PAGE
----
Eleuthero has even been shown to improve short-term memory and overall mental performance in healthy humans. A randomized, double-blind, placebo-controlled study found that eleuthero (625mg twice daily for 3 months) significantly improved selective memory, as well as feelings of well-being and activity levels in middle-aged subjects.1,9,10,20

Furthermore, eleuthero root extract has been shown to increase the resistance of rats to the toxic effects of noxious chemicals, including chemotherapeutic agents. Preliminary studies in Russia indicate that eleuthero may be beneficial as an adjunctive treatment in chemotherapy and radiation therapy for cancer. Results of a randomized study showed that eleuthero stimulated general non-specific resistance and immunologic vigor in women with breast cancer being treated with chemotherapy and radiation. Likewise, women with inoperable breast cancer were reported to be able to tolerate more chemotherapy when given eleuthero.1,3,21,22

Eleuthero may be unsuitable for individuals with high blood pressure (180/90mmHg or greater); however, the glycosides contained in eleuthero have actually been shown to lower blood pressure. Eleuthero is not recommended during pregnancy or lactation, as the results are unknown.9,10,18,19

Each capsule contains 410mg of eleuthero root (Eleutherococcus senticosus).

This information is provided by YourRoadLessTraveled.com

1Lininger DC, S., et al. The Natural Pharmacy, 2nd ed. Rocklin, CA: Prima Health, 1999.

2Jones PhD, C.L.A. “Herbal Aids for Cancer.” Nutrition Science News; March 2000.

3Pizzorno, J. & Murray, M. Textbook of Natural Medicine, 2nd ed. London: Churchill Livingstone, 1999.

4Morrissey OMD, S. “TCM Herbs Used In Blends.” Natural Foods Merchandiser; May 2002.

5Dinar, J. “Choice Of Immunity Boosters Mushrooms.” Natural Foods Merchandiser; September 2000.

6Vukovic, L. “Get Ready for the Cold and Flu Season.” Natural Foods Merchandiser; October 2003.

7Davydov, M. & Krikorian, A.D. “Eleutherococcus senticosus (Rupr. & Maxim.) Maxim. (Araliaceae) as an adaptogen: a closer look.” Journal of Ethnopharmacology; 2000, 72(3):345-393.

8Deyama, T., et. al. “Constituents and pharmacological effects of Eucommia and Siberian ginseng.” Acta Pharmacologica Sinica; 2001, 22(12):1057-1070.

9“Radix Eleutherococci.” In: WHO monographs on selected medicine plants, Volume 2. Geneva, Switzerland: World Health Organization.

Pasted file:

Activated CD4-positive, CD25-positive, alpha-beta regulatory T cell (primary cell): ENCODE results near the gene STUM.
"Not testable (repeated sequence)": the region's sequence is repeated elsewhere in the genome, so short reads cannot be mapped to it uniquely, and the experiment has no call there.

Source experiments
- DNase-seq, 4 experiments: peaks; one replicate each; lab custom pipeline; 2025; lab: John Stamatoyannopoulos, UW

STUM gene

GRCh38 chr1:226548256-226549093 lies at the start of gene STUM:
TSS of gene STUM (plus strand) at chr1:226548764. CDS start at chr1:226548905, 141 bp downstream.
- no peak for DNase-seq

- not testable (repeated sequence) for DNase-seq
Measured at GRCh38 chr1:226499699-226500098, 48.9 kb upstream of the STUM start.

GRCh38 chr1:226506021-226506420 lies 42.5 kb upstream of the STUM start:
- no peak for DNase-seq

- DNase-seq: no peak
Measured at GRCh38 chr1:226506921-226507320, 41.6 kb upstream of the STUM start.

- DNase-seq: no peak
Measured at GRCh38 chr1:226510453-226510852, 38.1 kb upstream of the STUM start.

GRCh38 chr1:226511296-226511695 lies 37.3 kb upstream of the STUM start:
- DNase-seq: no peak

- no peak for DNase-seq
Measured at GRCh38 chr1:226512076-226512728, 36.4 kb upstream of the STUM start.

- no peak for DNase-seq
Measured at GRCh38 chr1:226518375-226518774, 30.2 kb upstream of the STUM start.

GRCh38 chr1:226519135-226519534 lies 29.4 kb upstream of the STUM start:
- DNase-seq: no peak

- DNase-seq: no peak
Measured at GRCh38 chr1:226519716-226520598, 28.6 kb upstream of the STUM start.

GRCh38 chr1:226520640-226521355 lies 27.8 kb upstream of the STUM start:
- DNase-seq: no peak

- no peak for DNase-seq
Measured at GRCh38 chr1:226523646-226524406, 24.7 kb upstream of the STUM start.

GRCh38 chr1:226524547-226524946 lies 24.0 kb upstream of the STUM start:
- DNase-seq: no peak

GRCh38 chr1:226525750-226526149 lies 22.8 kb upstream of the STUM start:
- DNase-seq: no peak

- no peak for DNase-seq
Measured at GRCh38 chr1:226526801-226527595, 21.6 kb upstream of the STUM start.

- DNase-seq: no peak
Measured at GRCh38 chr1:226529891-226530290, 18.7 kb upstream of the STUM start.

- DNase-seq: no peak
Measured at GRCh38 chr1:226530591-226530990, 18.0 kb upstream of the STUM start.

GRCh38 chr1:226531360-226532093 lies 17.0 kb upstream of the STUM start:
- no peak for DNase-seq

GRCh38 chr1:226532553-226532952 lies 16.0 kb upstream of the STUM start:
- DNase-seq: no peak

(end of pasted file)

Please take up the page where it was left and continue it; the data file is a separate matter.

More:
trm/medicinalplants/vol2/083to096.pdf>. Accessed December 2003.

10Herbal Medicine: Expanded Commission E Monographs. Newton, MA: Integrative Medicine Comm., 2000.

11Kaloeva, Z.D. [Effect of the glycosides of Eleutherococcus senticosus on the hemodynamic indices of children with hypotensive states]. Farmakologiia i Toksikologiia; 1986, 49(5):73.

12Bol’shakova, I.V., et. al. [Antioxidant properties of a series of extracts from medicinal plants]. Biofizika; 1997, 42(2):480-483.

13Wildfeuer, A. & Mayerhofer, D. [The effects of plant preparations on cellular functions in body defense]. Arzneimittelforschung; 1994, 44(3):361-366.

14Glatthaar-Saalmuller, B., et. al. “Antiviral activity of an extract derived from roots of Eleutherococcus senticosus.” Antiviral Research; 2001, 50(3):223-228.

15“Antibody-mediated neutralization of human rhinovirus 14.” http://bilbo.bio.purdue.edu/~viruswww/

Smith_home/HRV14Fab/HRV14Fab.html>. Accessed December 2003.

16Leshin MD, L. “Respiratory Syncytial Virus (RSV).” Down Syndrome: Health Issues, 2001. . Accessed December 2003.

17Bohn, B., et. al. “Flow-cytometric studies with eleutherococcus senticosus extract as an immunomodulatory agent.” Arzneimittelforschung; 1987, 37(10):1193-1196.

18Newall, C., et. al. Herbal Medicines. London: The Pharmaceutical Press, 1996.

19Fetrow PharmD, C. & Avila PharmD, J. Professional’s Handbook of Complementary & Alternative Medicines. Springhouse, PA: Springhouse Corp., 1999.

20[In Process Citation]. Eksperimental\’naia i Klinicheskaia Farmakologiia; 2003, 66(5):10-13.

21Kupin, V.I. & Polevaia, E.B. [Stimulation of the immunological reactivity of cancer patients by Eleutherococcus extract]. Voprosy Onkologii; 1986, 32(7):21-26.

22Lininger DC, S.W. (ed.) A-Z Guide to Drug-Herb-Vitamin Interactions. Rocklin, CA: Prima, 1999.